The number of crimes based on anti-semitism has increased by 10 percent in Germany in the first six months of this year; they were almost always committed by extreme right-wing actors, according to a report released Wednesday by German authorities.
The German government released the data, following pressure from leftist lawmaker and vice-president of the federal Parliament, Petra Pau, on the number of anti-semitic crimes reported in the last year. In the first quarter of 2018, 401 anti-semitic crimes were reported, representing an increase of 10 percent when compared to the 362 that occurred in the same period in the previous year.
In the majority of cases, 349 out of the 401 cases, the perpetrators of these crimes were linked to the far right-wing, and the rest are based on religious reasons or ideological discrepancies against Israel. 80, the highest number of crimes were committed in Berlin, the country's capital state, followed by Bavaria with 43 anti-semitic crimes committed.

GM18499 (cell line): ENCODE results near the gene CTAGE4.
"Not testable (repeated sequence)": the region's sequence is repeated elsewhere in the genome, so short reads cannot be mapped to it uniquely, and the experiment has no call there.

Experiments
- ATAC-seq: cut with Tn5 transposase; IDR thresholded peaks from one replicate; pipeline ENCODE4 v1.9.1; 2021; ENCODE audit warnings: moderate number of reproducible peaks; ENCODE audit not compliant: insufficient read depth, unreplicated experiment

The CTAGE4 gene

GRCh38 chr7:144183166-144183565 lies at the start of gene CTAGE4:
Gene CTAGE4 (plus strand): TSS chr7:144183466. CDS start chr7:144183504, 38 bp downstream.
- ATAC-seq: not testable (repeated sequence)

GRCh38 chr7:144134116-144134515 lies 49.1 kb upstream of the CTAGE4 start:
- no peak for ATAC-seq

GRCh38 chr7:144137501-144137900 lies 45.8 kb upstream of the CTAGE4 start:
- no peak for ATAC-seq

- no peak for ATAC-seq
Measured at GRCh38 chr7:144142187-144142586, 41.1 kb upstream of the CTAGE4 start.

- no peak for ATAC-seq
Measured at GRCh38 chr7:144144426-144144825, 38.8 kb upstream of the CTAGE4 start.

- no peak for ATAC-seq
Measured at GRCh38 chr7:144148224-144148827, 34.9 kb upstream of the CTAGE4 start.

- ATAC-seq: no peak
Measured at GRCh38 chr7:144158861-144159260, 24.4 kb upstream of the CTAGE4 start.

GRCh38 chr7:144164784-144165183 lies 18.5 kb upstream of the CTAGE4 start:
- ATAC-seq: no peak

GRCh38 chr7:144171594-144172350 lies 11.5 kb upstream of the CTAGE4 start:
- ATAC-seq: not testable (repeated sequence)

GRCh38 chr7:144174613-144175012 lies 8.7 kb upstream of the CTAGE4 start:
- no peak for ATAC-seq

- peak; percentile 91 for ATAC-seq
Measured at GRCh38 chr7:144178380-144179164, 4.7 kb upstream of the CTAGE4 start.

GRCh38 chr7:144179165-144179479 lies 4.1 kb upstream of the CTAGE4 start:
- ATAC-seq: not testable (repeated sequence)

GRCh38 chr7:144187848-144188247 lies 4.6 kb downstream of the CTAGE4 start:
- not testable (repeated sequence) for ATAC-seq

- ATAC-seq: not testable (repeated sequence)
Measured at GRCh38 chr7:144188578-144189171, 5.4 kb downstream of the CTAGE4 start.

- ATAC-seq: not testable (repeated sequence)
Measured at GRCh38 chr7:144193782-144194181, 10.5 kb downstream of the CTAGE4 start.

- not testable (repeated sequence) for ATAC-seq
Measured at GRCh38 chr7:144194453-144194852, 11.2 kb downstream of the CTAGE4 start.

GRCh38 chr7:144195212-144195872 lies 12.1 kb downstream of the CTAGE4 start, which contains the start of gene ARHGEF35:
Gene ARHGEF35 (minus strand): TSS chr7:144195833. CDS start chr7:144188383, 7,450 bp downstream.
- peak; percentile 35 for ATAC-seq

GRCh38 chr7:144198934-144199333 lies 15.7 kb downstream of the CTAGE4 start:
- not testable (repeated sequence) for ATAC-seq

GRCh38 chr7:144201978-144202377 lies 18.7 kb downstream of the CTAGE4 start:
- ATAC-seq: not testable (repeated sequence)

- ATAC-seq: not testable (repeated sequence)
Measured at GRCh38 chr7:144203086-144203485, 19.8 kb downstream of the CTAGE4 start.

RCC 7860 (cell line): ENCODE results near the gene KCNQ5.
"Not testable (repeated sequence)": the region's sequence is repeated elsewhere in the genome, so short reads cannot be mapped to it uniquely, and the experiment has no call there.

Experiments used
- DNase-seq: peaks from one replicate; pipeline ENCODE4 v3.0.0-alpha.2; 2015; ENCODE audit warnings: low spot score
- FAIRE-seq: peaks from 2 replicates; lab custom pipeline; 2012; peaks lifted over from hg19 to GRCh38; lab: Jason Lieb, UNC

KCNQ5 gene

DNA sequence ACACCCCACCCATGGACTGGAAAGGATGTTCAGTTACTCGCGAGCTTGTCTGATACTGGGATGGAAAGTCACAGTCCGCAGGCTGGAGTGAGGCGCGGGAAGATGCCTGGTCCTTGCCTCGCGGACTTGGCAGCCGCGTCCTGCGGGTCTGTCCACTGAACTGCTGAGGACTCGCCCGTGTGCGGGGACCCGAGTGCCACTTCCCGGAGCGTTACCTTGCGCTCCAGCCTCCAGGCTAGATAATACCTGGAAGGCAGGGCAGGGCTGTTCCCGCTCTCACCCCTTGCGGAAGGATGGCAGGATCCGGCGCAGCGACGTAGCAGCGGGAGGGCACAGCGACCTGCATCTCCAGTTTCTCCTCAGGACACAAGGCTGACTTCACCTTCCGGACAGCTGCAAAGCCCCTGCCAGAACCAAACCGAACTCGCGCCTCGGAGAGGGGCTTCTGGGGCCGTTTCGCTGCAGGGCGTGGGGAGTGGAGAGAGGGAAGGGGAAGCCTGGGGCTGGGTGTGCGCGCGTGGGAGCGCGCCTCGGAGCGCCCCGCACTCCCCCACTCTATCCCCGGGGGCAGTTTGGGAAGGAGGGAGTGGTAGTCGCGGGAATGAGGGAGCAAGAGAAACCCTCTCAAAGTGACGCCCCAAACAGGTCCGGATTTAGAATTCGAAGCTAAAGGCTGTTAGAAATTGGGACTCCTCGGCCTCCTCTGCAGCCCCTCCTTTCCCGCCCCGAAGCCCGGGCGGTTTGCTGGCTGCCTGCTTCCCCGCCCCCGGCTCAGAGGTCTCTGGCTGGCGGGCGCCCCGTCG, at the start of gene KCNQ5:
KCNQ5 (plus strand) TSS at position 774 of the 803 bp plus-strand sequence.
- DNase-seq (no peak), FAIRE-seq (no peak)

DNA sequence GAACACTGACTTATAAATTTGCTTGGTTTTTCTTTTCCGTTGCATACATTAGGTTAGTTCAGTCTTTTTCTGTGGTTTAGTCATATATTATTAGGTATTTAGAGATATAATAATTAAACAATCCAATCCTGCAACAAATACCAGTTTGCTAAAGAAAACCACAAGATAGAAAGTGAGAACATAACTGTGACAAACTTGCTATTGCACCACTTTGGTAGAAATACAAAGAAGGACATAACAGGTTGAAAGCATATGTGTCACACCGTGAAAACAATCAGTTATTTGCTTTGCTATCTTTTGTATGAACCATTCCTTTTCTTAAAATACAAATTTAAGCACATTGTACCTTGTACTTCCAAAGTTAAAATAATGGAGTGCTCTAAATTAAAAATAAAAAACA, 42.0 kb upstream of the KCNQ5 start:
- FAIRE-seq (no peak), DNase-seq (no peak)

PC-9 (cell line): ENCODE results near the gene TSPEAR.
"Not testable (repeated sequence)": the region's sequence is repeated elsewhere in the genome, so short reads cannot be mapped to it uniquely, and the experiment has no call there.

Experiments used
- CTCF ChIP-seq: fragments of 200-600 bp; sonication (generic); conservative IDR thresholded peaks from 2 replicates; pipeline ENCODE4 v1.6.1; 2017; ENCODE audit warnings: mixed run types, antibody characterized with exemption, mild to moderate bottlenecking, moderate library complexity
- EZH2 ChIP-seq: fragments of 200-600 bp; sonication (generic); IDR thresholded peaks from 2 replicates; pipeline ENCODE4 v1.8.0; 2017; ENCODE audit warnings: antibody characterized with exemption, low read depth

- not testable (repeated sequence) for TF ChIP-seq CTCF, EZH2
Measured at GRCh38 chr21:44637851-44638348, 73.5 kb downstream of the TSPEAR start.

Other sources, the Office for Democratic Institutions and Human Rights (ODIHR), has also confirmed the rise in hate crimes over the last few years. Mainly these crimes are perpetrated against immigrants and refugees, who in several cases have been insulted, intimidated and even attacked in Germany and across Europe.
In one example, the scene where a 9-year-old Syrian boy died in a traffic accident, has recently been vandalized by neo-Nazi. The scene has been repeated painted with swastikas, to intimidate members of the community. "This type of crime could have only come from the confused mind of a right-wing extremist who isn't capable of telling the difference between right and wrong," said town Mayor Lutz Gotze, as reported by local media.